There are several ways to manage a patient who is missing teeth, but some are better than others. Dental implants are high on the list of solutions, but they can be expensive and difficult to install. If those issues could be solved, millions of patients could benefit from dental implants.
An article in the current issue of the Journal of Oral Implantology looked at how to cut the cost of dental implants, as well as how to make it easier for the dental team to handle the procedure. Digital technology is the proposed solution, with software speeding up the process from the initial scans to the creation of the actual implants.
Implant dentistry has become a common treatment, but few patients missing teeth can afford the time or money required for the procedure. In addition, few dental surgeons place such implants; learning to do so is difficult and time consuming, and the tools needed for the procedure are complex and expensive. As a result, a 2008 American Dental Association survey showed that only 15.9% of U.S. dentists are placing implants.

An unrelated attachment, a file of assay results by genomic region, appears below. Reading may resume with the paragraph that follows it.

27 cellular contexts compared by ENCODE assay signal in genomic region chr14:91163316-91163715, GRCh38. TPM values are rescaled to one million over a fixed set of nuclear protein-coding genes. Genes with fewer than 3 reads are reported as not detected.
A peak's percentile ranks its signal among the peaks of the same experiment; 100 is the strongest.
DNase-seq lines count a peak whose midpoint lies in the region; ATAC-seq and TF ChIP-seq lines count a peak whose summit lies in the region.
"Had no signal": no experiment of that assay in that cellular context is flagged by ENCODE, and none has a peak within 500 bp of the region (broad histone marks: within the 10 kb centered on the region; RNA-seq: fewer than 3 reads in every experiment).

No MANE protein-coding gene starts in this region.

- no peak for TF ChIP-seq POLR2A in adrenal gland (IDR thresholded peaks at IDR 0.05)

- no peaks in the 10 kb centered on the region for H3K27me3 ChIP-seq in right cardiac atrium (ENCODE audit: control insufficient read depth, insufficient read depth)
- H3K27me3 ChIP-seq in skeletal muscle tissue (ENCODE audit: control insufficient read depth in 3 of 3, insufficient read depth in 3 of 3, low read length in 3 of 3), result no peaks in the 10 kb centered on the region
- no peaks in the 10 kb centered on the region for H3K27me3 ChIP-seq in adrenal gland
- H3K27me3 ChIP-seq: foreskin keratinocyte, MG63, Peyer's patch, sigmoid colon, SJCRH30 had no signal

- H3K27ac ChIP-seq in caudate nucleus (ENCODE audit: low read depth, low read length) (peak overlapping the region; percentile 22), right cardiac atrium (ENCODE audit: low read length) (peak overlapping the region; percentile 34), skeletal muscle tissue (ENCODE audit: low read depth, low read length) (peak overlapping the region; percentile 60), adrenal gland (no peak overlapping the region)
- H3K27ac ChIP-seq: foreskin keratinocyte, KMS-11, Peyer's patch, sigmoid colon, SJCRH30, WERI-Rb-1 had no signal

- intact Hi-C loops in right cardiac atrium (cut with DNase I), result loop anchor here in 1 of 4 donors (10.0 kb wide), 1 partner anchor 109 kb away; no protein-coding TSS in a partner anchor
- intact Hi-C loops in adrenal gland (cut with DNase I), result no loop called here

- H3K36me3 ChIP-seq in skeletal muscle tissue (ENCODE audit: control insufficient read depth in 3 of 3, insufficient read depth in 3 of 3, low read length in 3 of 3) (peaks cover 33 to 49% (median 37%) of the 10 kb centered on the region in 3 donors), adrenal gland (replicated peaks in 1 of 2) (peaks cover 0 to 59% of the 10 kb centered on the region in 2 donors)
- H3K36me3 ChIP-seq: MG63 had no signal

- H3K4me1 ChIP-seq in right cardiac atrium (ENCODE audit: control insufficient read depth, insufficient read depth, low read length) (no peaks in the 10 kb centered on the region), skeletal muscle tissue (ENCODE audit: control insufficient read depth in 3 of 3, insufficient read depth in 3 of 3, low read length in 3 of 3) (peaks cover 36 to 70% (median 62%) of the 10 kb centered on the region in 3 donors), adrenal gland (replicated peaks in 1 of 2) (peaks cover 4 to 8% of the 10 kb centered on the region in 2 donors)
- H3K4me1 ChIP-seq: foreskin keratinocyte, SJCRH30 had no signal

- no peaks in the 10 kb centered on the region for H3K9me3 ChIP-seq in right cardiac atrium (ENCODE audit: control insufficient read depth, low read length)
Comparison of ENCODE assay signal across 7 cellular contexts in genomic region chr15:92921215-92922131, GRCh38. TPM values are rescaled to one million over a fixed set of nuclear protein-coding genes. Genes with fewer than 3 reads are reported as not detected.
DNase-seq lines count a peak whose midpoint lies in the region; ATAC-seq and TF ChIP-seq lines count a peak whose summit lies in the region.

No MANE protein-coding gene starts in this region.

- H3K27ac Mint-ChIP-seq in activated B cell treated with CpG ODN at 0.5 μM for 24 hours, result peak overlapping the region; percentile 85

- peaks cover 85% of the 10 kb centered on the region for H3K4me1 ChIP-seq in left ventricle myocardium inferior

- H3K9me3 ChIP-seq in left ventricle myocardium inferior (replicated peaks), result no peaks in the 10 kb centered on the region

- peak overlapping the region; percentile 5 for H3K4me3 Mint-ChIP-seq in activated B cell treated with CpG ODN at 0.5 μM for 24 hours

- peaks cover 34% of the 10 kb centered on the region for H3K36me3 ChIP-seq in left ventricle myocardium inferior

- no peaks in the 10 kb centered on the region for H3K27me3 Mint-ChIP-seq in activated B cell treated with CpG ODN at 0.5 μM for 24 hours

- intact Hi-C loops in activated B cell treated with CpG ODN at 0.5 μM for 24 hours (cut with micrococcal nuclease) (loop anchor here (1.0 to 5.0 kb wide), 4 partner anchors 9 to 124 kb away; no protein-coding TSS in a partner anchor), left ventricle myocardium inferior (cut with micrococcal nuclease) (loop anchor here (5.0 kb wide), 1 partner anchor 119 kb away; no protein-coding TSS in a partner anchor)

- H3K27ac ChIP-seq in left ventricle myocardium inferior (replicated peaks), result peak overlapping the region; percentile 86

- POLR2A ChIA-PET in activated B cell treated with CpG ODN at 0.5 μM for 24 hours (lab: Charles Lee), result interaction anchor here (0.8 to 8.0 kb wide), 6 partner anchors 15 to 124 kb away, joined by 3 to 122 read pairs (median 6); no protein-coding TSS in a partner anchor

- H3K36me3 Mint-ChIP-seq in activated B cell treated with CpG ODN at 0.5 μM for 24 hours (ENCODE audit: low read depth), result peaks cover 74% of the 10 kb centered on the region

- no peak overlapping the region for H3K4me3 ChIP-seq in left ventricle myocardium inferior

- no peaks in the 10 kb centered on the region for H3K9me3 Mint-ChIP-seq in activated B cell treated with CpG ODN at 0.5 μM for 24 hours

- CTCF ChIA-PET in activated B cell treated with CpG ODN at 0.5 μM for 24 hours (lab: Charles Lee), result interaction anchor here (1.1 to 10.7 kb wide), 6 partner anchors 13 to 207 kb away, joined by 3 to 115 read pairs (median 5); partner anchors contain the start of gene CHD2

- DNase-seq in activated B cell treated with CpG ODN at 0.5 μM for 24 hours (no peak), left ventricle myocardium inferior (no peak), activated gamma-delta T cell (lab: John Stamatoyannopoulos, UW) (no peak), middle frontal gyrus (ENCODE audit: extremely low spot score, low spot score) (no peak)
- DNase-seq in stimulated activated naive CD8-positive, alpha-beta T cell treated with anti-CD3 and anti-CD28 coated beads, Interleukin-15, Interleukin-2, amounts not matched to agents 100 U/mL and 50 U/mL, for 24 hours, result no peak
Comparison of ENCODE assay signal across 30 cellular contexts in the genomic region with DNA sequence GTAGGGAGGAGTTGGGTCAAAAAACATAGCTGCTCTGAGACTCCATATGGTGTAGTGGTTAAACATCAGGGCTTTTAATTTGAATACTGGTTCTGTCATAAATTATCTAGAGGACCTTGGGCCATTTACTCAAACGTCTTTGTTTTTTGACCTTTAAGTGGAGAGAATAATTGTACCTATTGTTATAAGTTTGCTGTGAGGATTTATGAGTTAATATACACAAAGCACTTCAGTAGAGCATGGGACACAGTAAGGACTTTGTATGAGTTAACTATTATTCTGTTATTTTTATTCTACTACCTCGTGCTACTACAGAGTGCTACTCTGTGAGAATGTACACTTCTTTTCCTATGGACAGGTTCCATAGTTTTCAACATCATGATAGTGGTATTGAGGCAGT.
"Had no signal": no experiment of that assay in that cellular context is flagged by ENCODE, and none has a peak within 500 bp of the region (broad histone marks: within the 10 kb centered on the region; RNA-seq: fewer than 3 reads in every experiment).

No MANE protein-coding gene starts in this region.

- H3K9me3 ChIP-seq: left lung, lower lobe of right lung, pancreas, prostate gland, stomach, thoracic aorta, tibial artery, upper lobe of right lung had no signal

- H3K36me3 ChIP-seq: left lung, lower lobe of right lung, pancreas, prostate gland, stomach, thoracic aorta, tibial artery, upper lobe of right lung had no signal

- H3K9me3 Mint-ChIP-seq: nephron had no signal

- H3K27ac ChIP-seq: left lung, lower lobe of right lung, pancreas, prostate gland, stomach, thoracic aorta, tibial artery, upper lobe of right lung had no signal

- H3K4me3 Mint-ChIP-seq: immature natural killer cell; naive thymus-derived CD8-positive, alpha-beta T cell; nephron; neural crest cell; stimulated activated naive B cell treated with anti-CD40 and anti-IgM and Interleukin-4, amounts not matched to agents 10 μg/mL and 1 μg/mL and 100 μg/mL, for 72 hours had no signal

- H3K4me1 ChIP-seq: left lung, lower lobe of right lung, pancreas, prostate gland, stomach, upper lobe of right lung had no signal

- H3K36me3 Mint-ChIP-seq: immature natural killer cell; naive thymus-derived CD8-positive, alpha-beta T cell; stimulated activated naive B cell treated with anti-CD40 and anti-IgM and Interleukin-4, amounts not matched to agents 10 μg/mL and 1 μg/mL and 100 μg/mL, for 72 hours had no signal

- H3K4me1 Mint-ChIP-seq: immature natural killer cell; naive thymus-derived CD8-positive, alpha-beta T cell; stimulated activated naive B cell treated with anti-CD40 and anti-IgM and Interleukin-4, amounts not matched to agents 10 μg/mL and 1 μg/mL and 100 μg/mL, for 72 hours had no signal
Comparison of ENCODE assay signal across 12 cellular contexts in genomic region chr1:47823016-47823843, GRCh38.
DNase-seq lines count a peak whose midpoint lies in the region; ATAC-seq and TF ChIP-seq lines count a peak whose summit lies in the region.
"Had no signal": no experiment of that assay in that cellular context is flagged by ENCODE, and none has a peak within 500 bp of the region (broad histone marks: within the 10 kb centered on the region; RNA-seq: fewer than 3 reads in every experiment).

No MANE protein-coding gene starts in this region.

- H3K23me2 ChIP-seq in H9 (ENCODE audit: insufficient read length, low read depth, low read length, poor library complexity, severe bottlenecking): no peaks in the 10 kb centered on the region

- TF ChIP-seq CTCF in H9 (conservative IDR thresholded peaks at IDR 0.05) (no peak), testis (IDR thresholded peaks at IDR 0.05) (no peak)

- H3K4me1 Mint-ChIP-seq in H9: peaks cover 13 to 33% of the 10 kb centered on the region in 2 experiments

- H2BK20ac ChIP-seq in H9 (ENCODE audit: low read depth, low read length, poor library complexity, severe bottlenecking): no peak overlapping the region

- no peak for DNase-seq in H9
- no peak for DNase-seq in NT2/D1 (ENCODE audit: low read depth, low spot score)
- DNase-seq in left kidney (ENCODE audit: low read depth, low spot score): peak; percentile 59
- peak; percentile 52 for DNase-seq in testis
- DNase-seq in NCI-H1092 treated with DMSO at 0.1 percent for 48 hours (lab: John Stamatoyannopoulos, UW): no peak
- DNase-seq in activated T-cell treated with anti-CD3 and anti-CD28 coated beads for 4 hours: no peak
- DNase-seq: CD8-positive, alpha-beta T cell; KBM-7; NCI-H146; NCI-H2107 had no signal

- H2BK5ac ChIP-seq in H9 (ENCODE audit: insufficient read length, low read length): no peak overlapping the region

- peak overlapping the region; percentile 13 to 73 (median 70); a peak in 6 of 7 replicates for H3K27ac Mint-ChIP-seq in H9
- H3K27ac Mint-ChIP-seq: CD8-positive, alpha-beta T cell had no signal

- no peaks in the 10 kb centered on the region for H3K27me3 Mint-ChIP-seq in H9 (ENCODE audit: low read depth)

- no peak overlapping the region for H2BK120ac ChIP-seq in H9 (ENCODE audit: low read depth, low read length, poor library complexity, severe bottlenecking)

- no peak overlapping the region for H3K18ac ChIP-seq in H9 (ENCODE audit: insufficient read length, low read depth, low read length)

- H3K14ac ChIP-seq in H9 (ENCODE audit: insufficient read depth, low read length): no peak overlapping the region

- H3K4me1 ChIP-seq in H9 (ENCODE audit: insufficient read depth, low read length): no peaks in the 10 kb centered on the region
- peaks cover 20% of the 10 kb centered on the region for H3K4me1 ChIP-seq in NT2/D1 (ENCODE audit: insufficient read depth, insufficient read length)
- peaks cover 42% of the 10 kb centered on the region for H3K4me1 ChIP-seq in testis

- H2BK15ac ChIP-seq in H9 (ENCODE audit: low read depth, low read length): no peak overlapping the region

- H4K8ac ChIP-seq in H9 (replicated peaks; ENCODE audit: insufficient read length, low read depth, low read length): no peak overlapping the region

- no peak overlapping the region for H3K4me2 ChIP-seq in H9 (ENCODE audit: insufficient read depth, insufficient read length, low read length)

The procedure suggested in this article was tested on a 32-year-old male patient. It requires only two visits. The first visit consists of a consultation, diagnosis, and digital scans. The scans are then manipulated using open 3-D software and sent electronically to the production facility, where the models and crowns are printed and created digitally. When the patient returns for the second visit, the implants are immediately inserted and restored.
The authors found that implant treatment today requires years of manual skill development by the surgeon, the restorative dentist, and the technician, as well as several visits by the patient. But with digital technology, implants can be placed in two visits, without the need for impressions, lab procedures, or advanced manual skills.
The proposed procedure thus reduces the time the patient needs to spend in surgery and the dental team needs to spend learning how to perform the procedure, cutting costs on both ends. Further improvements to and integration of various digital technologies used in the test procedure could make the process even smoother.
The authors concluded that the new approach reduces the learning curve and the need for extensive manual skill development. Open digital software would allow more dental professionals to provide implants earlier in their careers and, as a result, benefit many more patients.
Full text of the article “Completely Digital Two-Visit Immediately Loaded Implants: Proof of Concept,” Journal of Oral Implantology, Vol. 41, No. 4, 2015, is now available athttp://www.joionline.org/doi/
Journal of Oral Implantology